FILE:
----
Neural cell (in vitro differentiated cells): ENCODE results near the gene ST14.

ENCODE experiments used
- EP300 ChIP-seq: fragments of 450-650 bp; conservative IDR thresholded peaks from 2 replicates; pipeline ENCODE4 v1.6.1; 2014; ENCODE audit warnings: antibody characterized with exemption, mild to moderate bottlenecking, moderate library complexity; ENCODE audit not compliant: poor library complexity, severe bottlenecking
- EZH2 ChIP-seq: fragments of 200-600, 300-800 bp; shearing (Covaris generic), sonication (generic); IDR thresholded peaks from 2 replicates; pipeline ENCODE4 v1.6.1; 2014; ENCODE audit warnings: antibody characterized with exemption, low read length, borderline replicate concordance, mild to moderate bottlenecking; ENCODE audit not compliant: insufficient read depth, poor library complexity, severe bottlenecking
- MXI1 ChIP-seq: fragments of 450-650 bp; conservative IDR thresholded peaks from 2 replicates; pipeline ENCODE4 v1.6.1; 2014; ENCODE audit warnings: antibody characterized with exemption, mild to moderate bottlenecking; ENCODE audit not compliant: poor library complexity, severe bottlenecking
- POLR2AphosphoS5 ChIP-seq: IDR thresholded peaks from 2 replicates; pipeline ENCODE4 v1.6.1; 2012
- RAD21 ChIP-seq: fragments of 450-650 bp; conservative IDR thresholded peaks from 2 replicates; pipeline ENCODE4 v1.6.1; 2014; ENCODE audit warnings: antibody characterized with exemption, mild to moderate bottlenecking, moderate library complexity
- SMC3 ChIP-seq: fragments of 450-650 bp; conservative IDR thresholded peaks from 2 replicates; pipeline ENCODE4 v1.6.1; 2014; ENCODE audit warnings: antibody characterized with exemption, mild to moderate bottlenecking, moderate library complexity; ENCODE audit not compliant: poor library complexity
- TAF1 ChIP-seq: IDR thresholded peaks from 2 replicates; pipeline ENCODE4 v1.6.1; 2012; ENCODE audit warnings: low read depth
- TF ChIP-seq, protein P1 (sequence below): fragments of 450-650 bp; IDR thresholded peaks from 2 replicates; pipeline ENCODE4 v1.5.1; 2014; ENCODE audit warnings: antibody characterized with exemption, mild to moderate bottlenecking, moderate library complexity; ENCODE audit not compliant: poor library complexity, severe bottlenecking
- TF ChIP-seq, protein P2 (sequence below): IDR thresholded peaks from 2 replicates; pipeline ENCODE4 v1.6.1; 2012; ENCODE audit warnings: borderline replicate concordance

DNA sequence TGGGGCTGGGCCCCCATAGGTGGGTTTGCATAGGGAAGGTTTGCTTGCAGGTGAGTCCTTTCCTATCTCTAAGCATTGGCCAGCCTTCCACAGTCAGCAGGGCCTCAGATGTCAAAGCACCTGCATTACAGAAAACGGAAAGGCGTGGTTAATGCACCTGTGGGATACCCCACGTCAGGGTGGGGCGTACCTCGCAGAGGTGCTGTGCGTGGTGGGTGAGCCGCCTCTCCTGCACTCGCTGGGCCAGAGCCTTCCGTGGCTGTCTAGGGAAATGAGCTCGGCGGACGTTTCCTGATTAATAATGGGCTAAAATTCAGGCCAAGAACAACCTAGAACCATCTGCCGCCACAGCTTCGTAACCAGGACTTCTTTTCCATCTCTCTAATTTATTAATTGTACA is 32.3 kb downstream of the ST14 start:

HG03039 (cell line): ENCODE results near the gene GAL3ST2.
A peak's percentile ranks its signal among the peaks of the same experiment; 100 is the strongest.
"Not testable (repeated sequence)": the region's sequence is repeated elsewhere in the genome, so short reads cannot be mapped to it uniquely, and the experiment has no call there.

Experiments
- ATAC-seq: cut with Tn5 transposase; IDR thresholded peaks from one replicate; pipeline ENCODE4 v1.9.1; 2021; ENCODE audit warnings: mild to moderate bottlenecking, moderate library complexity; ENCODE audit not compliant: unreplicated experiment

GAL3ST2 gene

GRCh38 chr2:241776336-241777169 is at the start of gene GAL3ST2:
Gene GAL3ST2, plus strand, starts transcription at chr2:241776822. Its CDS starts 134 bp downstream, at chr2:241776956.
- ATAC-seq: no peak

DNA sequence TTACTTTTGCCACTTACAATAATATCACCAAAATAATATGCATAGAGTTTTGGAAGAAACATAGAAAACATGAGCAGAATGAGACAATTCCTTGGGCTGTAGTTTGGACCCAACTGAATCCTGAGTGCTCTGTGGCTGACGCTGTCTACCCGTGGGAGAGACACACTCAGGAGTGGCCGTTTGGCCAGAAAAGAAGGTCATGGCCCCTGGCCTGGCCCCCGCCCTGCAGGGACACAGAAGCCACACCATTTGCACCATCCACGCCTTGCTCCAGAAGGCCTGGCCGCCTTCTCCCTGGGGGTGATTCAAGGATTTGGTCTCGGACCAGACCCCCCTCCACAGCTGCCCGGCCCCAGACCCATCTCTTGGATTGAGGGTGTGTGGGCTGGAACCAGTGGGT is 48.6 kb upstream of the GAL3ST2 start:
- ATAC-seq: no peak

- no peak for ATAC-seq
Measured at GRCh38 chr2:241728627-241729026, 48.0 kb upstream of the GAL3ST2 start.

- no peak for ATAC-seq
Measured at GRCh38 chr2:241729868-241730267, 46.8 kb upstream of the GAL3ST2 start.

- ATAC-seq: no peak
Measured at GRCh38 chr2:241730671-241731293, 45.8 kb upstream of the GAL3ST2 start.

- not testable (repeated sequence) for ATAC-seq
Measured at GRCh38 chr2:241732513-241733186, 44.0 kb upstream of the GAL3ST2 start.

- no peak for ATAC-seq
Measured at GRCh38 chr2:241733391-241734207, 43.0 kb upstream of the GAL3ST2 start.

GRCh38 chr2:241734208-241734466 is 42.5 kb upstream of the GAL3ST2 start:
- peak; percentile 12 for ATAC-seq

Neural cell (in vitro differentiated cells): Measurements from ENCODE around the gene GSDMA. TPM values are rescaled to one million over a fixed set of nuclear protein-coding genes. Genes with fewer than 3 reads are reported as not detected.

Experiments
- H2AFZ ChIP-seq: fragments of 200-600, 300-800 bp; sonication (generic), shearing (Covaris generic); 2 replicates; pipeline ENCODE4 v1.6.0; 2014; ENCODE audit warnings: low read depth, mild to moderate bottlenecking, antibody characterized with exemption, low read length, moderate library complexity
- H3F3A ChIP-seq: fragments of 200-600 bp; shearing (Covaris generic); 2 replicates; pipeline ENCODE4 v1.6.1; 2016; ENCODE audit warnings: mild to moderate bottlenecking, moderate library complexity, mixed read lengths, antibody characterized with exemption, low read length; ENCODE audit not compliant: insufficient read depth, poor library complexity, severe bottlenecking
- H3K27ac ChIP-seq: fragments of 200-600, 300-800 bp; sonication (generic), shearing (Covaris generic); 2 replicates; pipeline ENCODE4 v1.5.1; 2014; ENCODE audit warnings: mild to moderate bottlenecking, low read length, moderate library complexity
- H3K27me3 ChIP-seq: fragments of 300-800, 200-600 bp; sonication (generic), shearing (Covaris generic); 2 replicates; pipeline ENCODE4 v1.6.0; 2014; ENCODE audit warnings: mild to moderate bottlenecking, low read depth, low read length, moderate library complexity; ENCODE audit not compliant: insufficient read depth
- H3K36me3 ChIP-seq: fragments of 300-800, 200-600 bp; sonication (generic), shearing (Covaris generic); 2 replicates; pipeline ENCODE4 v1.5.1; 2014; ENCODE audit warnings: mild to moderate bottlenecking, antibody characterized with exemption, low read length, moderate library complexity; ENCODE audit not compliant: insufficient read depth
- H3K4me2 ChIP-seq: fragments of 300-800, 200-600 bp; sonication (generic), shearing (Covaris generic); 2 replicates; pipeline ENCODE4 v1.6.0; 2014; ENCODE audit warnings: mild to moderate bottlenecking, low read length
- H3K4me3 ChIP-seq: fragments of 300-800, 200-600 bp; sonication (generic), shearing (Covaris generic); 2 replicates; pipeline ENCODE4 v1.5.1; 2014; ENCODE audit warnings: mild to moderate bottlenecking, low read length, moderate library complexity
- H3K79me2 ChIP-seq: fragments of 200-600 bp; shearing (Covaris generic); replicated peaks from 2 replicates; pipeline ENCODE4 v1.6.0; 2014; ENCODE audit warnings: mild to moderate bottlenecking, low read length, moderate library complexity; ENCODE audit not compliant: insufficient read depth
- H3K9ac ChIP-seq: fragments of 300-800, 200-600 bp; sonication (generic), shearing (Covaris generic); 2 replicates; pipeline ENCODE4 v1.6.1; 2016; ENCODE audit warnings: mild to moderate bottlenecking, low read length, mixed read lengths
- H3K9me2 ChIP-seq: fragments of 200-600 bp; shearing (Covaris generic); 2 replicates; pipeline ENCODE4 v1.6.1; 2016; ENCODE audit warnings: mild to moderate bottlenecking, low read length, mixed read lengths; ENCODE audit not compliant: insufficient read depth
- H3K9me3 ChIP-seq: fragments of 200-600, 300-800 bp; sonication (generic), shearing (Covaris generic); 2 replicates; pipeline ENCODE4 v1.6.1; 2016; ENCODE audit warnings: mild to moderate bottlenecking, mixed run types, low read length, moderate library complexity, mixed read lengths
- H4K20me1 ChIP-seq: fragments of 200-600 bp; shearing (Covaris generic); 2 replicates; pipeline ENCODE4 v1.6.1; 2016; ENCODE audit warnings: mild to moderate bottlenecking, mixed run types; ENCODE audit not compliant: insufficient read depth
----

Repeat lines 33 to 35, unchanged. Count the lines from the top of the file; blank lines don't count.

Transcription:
Measured at GRCh38 chr2:241733391-241734207, 43.0 kb upstream of the GAL3ST2 start.

GRCh38 chr2:241734208-241734466 is 42.5 kb upstream of the GAL3ST2 start:
- peak; percentile 12 for ATAC-seq